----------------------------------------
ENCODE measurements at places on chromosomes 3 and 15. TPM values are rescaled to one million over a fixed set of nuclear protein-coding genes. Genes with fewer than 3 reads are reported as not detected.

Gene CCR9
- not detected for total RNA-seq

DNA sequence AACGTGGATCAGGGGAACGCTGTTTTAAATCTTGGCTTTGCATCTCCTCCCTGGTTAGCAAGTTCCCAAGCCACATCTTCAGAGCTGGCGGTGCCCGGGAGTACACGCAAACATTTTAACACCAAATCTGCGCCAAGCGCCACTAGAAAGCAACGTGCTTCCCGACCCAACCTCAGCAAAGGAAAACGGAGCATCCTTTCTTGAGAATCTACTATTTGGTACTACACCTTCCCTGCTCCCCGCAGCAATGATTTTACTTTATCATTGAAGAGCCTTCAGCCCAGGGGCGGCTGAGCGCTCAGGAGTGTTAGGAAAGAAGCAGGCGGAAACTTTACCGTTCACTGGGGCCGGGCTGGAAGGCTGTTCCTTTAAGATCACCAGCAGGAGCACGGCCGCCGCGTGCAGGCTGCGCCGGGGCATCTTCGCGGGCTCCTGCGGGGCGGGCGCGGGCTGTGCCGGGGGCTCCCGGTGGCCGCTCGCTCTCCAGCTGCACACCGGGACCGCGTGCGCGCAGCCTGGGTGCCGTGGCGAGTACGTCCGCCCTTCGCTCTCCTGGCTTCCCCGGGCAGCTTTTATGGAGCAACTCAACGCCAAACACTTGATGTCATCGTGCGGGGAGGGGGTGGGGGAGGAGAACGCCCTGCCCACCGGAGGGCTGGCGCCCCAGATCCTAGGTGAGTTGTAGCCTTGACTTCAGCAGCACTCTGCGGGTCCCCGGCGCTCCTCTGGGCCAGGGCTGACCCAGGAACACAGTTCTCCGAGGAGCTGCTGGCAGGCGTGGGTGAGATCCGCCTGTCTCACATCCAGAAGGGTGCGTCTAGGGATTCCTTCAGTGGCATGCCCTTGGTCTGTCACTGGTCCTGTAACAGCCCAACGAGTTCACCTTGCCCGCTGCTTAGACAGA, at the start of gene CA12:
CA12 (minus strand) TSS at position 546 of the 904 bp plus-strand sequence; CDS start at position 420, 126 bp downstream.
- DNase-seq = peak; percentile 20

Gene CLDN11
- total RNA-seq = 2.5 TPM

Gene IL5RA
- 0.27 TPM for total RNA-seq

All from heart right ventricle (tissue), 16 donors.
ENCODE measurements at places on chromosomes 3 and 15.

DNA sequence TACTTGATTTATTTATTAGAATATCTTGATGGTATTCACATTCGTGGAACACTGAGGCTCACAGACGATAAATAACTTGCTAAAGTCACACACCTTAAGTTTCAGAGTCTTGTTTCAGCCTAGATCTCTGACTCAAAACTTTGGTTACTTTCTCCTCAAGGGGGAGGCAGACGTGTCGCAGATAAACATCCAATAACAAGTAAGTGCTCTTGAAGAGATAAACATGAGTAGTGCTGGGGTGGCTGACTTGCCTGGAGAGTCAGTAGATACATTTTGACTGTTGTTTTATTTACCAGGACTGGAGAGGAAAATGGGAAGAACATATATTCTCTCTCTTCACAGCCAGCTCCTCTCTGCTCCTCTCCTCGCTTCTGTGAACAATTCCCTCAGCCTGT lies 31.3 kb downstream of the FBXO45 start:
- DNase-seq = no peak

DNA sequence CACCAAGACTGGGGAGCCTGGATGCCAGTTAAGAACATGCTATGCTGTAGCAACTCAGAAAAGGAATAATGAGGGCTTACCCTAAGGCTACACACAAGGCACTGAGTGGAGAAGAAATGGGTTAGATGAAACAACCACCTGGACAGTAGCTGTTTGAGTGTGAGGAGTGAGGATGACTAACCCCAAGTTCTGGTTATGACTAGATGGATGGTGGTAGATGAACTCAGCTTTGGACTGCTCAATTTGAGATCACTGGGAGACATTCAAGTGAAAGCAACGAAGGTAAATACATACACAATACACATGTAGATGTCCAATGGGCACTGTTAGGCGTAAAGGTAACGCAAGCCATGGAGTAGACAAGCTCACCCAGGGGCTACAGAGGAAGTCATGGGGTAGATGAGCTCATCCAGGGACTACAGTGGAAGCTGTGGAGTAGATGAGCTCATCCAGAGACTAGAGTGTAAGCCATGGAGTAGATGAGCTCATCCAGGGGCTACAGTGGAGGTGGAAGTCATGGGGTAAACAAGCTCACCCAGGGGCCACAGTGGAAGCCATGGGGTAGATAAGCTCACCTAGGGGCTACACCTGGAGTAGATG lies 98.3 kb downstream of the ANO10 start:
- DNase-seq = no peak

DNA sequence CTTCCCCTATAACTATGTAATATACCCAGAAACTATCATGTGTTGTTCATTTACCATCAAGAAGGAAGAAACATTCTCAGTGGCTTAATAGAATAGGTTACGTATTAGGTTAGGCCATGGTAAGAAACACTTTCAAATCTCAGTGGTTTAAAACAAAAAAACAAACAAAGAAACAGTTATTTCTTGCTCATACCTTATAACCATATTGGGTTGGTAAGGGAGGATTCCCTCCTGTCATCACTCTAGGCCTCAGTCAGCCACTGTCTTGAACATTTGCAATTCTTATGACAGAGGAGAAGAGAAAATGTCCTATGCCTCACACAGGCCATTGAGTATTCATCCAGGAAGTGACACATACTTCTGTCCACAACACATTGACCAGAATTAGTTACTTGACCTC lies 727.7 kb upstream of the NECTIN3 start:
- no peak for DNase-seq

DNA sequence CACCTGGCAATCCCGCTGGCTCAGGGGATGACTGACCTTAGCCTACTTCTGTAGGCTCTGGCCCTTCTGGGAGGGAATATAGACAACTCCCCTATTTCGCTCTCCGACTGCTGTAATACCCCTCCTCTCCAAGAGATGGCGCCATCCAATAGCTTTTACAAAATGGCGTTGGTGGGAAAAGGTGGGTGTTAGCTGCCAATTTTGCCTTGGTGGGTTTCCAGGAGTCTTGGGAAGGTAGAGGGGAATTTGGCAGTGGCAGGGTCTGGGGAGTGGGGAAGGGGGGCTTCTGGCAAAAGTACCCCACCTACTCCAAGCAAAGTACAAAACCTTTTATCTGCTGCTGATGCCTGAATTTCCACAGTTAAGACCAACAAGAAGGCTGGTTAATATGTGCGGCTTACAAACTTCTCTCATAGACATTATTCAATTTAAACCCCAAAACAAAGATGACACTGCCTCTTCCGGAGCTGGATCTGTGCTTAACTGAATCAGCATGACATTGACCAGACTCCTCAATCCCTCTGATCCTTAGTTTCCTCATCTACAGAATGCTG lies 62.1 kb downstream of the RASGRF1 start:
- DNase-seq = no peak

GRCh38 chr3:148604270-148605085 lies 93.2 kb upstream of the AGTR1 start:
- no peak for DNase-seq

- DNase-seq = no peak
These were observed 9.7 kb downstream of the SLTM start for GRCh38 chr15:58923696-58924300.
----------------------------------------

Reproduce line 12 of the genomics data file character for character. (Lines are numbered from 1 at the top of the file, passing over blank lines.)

ENCODE measurements at places on chromosomes 3 and 15.